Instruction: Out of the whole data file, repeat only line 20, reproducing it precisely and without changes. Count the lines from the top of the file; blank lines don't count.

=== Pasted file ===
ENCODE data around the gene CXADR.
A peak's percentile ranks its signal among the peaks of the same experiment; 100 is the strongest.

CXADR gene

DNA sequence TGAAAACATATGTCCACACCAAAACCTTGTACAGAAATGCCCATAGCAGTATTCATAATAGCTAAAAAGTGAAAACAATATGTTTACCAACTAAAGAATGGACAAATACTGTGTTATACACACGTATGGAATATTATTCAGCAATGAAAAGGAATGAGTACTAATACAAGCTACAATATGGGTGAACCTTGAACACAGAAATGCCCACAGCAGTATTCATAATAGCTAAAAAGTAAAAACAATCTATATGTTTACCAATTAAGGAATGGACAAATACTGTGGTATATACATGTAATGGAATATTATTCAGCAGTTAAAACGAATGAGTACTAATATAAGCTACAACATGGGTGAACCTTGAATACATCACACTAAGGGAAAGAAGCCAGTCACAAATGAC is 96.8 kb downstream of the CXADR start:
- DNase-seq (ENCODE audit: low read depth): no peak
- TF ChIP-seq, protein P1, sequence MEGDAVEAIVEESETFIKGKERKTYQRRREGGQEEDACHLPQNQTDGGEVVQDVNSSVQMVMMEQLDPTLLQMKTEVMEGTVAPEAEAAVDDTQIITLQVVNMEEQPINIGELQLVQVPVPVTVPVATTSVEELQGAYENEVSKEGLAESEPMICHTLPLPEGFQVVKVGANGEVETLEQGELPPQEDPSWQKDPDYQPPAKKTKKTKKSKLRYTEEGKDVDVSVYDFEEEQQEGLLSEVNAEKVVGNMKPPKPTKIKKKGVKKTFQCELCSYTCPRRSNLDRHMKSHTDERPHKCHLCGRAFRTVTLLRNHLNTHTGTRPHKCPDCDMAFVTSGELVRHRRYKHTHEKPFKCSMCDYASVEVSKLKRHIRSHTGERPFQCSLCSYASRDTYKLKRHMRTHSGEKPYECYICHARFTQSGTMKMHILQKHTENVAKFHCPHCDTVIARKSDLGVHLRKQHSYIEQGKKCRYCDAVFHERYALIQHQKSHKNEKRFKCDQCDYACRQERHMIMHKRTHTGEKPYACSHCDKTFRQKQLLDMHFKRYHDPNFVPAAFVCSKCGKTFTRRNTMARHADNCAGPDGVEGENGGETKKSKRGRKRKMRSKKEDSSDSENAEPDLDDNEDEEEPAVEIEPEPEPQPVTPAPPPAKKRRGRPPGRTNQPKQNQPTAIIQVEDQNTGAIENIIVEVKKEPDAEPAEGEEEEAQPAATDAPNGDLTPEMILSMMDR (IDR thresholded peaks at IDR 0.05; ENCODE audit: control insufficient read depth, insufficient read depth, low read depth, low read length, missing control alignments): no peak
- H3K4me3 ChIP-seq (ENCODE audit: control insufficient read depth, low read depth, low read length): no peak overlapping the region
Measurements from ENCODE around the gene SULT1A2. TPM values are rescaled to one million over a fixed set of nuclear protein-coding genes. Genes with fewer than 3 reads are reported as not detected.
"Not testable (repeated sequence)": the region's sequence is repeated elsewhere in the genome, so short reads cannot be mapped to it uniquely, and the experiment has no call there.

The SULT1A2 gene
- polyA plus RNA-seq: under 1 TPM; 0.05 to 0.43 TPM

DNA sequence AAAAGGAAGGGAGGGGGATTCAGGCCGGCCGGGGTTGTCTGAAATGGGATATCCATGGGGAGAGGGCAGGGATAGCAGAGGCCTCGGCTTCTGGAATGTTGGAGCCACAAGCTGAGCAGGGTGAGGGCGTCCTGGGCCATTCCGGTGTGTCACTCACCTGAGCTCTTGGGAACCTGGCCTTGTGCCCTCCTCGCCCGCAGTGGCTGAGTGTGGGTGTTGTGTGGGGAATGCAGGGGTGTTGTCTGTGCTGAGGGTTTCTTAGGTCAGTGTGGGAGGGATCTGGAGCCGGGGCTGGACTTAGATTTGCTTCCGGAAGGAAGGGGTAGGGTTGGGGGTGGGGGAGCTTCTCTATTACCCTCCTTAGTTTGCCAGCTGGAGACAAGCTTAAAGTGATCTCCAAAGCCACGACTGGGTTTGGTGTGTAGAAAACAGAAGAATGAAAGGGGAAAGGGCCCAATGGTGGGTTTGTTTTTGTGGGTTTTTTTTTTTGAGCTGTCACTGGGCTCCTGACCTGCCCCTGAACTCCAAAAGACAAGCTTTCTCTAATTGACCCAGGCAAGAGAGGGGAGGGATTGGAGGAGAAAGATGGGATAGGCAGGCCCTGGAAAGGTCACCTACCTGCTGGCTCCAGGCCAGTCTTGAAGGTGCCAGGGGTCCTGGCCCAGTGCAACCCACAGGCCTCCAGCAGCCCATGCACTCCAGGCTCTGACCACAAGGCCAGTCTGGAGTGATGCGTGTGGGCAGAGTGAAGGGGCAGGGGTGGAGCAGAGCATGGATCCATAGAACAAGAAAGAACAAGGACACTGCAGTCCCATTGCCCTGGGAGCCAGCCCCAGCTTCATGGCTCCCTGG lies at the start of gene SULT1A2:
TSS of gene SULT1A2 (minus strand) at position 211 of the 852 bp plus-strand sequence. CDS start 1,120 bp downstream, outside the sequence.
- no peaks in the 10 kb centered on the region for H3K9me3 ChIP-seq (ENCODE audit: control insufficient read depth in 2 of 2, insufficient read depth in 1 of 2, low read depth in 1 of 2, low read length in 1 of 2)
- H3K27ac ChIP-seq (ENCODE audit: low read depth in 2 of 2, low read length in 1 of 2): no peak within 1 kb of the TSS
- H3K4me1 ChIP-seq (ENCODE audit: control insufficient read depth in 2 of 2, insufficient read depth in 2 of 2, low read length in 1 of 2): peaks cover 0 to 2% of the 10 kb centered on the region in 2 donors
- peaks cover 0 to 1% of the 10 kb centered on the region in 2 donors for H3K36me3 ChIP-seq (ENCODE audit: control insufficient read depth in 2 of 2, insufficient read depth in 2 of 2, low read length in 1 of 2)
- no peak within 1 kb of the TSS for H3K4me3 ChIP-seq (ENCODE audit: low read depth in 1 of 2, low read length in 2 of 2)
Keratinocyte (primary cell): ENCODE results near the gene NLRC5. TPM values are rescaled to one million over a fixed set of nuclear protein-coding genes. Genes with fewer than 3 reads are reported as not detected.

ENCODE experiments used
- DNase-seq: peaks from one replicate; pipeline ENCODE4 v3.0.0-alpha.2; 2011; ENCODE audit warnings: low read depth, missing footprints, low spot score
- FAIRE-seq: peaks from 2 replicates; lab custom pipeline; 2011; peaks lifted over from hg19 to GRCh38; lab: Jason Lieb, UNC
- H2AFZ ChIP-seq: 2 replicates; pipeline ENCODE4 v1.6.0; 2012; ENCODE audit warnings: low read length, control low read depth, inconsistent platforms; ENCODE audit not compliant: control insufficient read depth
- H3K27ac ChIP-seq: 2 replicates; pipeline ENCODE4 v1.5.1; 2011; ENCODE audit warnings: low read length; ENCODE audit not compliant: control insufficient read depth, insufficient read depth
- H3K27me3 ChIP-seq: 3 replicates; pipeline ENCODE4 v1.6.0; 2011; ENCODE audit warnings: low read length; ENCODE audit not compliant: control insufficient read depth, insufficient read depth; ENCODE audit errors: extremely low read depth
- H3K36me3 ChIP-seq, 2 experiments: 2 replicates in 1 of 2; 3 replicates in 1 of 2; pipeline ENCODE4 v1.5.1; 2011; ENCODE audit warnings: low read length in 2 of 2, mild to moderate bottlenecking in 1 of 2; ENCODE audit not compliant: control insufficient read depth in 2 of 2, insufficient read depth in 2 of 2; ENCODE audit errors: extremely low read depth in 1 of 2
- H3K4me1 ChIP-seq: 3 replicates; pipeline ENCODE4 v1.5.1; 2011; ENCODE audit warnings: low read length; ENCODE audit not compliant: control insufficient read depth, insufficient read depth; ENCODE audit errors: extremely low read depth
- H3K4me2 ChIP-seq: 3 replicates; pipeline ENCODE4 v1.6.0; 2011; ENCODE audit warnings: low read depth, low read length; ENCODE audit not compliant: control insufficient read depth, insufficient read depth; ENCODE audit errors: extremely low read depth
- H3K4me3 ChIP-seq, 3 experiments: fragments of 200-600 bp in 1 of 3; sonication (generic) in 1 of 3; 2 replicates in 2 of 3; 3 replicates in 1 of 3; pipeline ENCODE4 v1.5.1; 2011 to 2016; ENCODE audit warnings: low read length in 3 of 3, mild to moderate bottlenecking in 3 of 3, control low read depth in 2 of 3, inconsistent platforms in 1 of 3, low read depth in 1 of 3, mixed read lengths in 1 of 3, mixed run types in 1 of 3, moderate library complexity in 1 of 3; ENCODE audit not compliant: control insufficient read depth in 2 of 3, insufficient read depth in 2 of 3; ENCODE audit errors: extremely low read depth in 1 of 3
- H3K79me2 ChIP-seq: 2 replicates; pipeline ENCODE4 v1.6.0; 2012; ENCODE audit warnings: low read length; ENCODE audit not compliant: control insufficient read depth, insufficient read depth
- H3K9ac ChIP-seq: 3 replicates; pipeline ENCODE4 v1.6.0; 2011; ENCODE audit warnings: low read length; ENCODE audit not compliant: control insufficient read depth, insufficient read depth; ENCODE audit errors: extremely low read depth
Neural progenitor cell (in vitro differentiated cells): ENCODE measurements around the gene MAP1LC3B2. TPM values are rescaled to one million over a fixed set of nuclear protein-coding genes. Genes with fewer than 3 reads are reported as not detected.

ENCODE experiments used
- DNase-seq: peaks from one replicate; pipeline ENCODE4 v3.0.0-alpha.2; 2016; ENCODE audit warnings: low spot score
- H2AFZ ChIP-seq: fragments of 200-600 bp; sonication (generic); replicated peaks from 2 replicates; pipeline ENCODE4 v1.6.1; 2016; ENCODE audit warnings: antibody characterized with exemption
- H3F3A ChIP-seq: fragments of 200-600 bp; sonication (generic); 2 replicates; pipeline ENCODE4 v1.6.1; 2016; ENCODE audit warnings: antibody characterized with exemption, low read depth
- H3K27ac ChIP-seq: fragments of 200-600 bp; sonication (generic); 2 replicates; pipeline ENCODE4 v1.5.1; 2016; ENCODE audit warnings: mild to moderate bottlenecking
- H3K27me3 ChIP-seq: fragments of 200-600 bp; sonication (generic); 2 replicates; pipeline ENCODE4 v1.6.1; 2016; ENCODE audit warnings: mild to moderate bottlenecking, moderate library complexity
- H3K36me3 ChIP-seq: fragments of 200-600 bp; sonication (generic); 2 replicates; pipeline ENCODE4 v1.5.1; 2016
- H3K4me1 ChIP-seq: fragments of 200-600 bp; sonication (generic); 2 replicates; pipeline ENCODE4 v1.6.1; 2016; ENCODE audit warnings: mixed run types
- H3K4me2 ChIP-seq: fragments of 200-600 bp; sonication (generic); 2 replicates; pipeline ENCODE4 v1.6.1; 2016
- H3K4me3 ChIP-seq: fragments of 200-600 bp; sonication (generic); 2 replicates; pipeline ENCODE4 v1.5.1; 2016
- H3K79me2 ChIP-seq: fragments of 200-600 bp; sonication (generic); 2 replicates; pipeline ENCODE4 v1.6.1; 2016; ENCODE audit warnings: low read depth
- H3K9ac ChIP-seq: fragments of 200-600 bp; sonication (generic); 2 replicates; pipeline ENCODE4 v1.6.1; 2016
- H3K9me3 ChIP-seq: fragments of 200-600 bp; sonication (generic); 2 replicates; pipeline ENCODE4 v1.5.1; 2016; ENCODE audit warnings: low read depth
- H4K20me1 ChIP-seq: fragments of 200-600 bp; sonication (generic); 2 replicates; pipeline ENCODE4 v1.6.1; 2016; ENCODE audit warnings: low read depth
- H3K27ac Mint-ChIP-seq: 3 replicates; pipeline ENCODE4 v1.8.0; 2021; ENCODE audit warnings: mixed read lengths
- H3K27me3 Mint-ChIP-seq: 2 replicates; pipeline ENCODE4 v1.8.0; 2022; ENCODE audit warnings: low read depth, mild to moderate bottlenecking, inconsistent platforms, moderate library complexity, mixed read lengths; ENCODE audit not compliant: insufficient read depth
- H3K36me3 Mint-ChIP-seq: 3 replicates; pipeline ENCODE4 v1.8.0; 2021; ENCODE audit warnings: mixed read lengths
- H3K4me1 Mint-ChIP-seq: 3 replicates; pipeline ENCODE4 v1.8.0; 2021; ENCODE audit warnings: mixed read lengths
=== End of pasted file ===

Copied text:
ENCODE experiments used